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Managed Services Usage Rises, But Pricing Falls


By Carolyn April

For many in the IT channel, managed services ushered in the Holy Grail of recurring revenue. The model also helped fulfill growing demand from cash-strapped customers to shift capex IT spending to a more predictable operational expense. While a recent CompTIA study shows continuing adoption by both buyers and sellers, it also shows declining pricing and a need for value-based sales.

The CompTIA study, “Trends in Managed Services,” finds managed services growth among both end users (adopting) and channel companies (selling) is expected to continue apace in the next two years. Additionally, planned investments in these services by both constituencies also are expected to increase.

The CompTIA study, fielded to both channel companies and end users in July 2011, examines the managed services market, adoption rates, usage patterns, business model challenges and future buying plans. Today, four in 10 channel companies report offering managed services. Half of solution providers who do so consider themselves dedicated managed services providers (MSPs). Dedicated doesnt mean 100 percent managed services, which is rare, but rather companies garnering more than half of annual sales via the MSP model and who consider it their primary business model. Another 37 percent operate what they characterize as a hybrid business that includes a mix of managed services (typically less than half of overall revenue) alongside more conventional IT product and services offerings.

Whats driving managed services adoption? In many respects, customers are and for good reason: they are saving money. The CompTIA study finds that end-user organizations that rely on MSPs for some or all of their IT needs are reaping significant annual costs savings. Among current users of managed services, 46 percent of firms have trimmed their annual IT expenditures by 25 percent or more as a result of their shift to managed services, including 13 percent that have slashed annual IT expenditures by 50 percent or more on the IT functions they are outsourcing. Another half of organizations have saved between 1 percent and 24 percent in IT costs annually on what they have moved to an MSP-managed environment.

The ability to deliver cost savings is fantastic, but the levels identified in the CompTIA study are staggering. The fact is the MSP market is far from saturated. The CompTIA study finds that while 68 percent of end-user organizations report some managed services in their organizations, the vast majority of their IT functions remain handled by in-house IT staff. With so much outstanding opportunity especially to sell higher-end managed services around applications, security and data it stands to reason that MSPs don’t need to charge bargain basement prices. And yet the opposite seems to be happening: MSPs discounting on price, which creates a fast track to commoditization in a market with lots of room still left to expand. Its awfully hard to raise prices once youve set the bar at a certain level.

A few factors are at play here. The slow economy, fierce competition and uncertainty about cloud computings impact have driven many MSPs to sell down instead of up, essentially undervaluing their services to snag customers. The most successful MSPs adhere to best practices and understand that pricing on value even if its higher than your competitors’ is best in the long term. Thats easier said than done in this economic climate, when resisting the urge to discount is difficult, if not impossible.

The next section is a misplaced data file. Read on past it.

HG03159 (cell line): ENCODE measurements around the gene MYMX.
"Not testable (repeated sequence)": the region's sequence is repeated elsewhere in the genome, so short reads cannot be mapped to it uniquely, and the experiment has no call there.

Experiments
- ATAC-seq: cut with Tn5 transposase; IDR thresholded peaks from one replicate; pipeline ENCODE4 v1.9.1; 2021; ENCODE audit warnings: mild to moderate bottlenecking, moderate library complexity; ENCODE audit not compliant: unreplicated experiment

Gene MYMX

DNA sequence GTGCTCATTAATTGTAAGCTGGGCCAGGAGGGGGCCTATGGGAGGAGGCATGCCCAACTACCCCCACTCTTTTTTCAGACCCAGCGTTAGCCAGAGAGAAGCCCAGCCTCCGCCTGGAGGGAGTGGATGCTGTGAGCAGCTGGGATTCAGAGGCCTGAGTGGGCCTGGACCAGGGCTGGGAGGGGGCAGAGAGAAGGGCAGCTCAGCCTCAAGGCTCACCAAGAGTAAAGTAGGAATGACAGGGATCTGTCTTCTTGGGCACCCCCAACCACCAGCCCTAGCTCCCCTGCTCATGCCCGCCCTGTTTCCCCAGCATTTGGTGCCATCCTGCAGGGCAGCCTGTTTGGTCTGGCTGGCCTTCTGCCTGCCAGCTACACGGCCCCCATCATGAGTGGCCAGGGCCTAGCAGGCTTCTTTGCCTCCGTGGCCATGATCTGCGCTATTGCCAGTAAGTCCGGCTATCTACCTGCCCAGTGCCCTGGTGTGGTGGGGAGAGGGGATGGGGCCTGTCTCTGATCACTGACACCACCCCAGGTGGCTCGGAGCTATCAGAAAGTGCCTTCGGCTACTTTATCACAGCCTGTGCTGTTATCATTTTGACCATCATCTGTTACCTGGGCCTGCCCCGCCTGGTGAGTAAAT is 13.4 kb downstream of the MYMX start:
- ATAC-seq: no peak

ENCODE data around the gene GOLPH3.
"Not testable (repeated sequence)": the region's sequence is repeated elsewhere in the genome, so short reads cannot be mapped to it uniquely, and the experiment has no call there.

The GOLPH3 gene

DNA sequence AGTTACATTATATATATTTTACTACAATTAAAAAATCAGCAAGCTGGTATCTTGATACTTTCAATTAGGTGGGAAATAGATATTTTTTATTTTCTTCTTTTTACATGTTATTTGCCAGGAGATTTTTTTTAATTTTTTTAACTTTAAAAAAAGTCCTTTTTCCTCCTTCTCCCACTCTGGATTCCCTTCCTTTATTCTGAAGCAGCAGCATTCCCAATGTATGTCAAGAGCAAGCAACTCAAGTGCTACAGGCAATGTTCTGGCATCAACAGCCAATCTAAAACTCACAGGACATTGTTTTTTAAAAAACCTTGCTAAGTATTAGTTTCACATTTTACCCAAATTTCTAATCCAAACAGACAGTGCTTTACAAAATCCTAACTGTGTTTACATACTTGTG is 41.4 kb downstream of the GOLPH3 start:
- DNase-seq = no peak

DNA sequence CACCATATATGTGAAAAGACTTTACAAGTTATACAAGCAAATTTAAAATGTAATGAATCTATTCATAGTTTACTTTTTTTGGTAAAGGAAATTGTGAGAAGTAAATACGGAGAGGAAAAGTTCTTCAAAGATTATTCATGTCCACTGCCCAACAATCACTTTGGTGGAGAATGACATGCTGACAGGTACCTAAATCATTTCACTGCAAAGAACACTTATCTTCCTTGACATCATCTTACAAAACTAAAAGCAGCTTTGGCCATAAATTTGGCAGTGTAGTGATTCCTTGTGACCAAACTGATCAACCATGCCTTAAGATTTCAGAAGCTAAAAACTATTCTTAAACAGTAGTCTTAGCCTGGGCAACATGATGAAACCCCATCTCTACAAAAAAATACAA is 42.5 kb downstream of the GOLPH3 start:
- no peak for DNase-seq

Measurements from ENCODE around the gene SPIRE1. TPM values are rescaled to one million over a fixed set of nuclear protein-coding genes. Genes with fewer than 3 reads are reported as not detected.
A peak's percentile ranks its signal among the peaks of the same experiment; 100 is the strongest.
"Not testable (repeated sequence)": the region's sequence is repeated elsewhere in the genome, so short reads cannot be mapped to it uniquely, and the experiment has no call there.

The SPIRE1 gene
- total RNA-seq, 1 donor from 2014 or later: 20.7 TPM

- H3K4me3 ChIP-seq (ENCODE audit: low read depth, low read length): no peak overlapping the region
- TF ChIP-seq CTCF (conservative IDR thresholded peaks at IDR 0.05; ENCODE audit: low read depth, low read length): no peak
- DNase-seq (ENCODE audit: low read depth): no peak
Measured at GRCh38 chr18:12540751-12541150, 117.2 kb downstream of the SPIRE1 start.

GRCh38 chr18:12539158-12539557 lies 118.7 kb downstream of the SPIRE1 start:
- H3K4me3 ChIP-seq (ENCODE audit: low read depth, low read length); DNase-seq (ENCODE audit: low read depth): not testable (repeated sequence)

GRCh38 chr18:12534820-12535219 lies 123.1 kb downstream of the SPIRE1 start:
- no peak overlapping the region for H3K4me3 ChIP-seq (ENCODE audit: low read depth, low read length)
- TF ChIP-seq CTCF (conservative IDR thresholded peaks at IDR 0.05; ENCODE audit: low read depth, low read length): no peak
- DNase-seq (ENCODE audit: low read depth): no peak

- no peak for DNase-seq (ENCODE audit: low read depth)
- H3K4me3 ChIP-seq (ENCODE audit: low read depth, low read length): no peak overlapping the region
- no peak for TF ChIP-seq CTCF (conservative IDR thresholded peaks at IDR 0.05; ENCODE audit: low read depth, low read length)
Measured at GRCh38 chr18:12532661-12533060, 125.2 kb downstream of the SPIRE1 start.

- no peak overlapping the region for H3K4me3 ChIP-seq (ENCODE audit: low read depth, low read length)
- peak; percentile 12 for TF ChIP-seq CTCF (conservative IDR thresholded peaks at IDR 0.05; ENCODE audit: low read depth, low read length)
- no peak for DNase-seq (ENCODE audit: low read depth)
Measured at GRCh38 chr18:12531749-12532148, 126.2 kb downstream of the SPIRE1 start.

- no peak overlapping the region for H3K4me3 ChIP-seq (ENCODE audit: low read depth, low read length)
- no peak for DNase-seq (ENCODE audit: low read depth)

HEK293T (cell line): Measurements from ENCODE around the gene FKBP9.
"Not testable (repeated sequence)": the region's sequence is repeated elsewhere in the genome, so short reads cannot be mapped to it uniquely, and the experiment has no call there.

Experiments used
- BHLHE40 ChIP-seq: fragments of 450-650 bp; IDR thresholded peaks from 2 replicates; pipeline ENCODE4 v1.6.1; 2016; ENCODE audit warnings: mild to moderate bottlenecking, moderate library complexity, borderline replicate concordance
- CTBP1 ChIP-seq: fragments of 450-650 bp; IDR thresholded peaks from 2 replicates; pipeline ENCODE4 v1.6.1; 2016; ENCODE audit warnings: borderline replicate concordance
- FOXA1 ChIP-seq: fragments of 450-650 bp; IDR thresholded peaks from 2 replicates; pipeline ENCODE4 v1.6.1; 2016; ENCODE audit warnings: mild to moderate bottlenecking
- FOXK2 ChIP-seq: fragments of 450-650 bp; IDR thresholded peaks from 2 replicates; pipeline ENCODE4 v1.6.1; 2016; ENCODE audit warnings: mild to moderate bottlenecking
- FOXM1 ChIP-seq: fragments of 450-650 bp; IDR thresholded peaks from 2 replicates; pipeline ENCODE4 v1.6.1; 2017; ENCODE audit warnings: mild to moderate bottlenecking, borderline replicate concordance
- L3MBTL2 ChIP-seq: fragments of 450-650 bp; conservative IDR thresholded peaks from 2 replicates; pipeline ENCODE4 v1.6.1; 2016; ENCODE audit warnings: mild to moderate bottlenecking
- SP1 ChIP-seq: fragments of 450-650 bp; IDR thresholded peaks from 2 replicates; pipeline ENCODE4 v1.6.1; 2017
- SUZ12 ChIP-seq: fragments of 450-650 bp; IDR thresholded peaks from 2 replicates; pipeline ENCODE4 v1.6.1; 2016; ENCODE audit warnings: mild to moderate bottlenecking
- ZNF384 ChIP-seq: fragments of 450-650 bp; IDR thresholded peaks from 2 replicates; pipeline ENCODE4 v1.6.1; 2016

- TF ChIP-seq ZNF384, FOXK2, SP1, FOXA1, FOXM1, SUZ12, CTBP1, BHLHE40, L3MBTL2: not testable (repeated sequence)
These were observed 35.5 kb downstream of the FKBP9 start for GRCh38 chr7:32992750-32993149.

How can MSPs articulate value and justify normal market prices? Data from the CompTIA study points to some best practices and actions that resonate with customers.

Activity Reports. Communication is key to a successful MSP-customer relationship. MSPs doing their job right are often invisible to the customer who is experiencing no downtime, glitches or other technology problems in the course of the contract life cycle. The irony, though, is that the out-of-sight, out-of-mind situation can hurt MSPs when it comes time to renew contracts when customers are most likely to demand stagnant or lower prices. CompTIAs study found that among end-user companies that are highly satisfied with managed services, three-quarters say their MSP provides regular activity reports on all of the steps they take monthly to avert downtime, security breaches, performance declines and other measures to keep the customer up and running.

Quarterly Business Reviews. These meetings go beyond activity reports and should be held in person, ideally, and include C-level executives from both the MSP and the customer. QBRs encompass more than technical reports on actions taken; they are more prescriptive in nature in identifying places where the MSP can help support a customers ongoing business objectives through new services and initiatives. Done well, these meetings can cement the MSP as the trusted advisor and an extension of the customers staff.

Certifications and Training. Understand MSP best practices so that pricing and discounts are the go-to way to collect and retain customers. CompTIA, among other associations and vendor organizations, offers ways for budding and existing MSPs to get both the technical and business acumen they need to succeed.

Carolyn April is director of industry analysis at

CompTIA

, a nonprofit trade association advancing the global interests of information technology professionals and businesses. April can be reached at capril@comptia.org.


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